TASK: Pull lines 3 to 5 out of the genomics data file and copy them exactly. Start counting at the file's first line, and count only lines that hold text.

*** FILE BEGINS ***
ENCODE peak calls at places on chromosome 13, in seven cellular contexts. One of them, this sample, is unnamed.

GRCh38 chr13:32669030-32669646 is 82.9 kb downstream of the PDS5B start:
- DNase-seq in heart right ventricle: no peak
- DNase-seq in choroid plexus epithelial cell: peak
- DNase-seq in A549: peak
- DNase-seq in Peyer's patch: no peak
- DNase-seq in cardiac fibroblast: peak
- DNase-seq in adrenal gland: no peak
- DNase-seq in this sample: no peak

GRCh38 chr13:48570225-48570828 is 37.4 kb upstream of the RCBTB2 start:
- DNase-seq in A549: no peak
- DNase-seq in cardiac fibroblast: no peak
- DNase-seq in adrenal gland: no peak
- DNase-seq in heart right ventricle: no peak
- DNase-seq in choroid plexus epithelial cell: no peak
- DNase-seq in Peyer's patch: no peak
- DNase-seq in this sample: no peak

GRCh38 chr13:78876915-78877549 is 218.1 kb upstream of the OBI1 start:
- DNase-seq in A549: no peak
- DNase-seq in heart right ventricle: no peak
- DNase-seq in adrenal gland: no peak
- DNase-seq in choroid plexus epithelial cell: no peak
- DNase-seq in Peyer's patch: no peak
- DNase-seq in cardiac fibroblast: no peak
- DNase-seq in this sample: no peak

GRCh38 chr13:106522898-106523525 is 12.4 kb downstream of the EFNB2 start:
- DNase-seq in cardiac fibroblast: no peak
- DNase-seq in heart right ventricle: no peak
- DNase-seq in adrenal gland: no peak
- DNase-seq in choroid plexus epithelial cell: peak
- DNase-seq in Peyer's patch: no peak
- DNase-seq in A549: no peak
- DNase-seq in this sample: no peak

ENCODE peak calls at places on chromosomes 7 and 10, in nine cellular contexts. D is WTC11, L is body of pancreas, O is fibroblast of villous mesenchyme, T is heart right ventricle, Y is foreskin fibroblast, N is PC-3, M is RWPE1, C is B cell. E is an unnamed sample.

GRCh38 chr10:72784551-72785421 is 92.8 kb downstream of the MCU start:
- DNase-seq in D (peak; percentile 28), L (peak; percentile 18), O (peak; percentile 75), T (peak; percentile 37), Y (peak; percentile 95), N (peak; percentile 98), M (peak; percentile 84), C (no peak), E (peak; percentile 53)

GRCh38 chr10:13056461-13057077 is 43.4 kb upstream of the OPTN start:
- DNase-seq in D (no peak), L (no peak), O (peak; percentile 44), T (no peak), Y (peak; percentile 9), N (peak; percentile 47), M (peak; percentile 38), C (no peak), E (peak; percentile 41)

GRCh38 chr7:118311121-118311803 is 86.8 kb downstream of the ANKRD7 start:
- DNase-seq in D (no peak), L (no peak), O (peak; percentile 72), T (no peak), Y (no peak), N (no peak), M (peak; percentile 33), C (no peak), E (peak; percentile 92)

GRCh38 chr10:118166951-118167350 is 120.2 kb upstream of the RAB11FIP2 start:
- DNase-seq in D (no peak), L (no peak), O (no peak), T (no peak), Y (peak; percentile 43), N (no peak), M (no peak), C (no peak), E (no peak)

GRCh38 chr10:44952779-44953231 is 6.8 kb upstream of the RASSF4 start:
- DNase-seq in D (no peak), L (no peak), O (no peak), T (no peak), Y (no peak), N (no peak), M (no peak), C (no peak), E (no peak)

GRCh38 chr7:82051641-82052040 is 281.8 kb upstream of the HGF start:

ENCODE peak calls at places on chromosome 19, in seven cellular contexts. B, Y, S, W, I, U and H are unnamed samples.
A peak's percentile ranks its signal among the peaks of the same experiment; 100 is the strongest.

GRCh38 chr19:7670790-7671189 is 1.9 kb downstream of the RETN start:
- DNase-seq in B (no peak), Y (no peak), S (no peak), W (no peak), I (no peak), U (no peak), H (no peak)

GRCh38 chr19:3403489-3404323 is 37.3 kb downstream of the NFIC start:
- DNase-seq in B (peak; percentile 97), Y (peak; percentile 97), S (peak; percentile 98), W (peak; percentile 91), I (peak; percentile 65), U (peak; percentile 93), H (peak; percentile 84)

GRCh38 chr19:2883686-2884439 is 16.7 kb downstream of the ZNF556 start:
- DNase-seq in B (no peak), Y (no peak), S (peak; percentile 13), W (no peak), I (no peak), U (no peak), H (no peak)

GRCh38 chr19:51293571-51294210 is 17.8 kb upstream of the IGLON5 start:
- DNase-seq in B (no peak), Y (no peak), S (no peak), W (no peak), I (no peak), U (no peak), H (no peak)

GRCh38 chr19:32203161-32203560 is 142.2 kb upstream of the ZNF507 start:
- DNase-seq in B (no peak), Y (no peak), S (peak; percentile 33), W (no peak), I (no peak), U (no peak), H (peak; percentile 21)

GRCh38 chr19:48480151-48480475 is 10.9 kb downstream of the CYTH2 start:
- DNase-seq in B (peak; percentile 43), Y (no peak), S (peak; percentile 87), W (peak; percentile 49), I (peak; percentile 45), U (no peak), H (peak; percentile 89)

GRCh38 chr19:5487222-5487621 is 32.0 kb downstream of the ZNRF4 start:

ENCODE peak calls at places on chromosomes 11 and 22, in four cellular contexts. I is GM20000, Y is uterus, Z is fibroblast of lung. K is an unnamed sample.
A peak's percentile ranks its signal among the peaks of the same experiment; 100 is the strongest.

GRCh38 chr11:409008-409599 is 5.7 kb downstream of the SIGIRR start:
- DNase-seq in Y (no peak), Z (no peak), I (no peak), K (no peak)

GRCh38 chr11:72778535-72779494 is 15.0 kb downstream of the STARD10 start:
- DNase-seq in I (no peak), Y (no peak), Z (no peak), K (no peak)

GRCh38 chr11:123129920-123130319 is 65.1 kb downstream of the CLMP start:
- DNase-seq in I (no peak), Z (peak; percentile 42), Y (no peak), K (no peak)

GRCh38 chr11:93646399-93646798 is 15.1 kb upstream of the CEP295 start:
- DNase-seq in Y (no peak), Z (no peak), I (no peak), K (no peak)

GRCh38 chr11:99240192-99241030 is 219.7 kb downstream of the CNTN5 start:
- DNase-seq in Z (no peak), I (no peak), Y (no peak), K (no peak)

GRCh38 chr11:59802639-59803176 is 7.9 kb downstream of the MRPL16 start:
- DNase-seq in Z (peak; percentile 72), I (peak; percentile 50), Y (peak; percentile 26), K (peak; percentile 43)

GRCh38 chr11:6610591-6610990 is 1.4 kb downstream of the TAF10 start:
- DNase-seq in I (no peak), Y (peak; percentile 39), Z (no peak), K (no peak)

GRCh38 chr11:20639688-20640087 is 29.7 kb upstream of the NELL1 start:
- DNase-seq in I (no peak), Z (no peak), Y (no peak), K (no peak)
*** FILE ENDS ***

- DNase-seq in heart right ventricle: no peak
- DNase-seq in choroid plexus epithelial cell: peak
- DNase-seq in A549: peak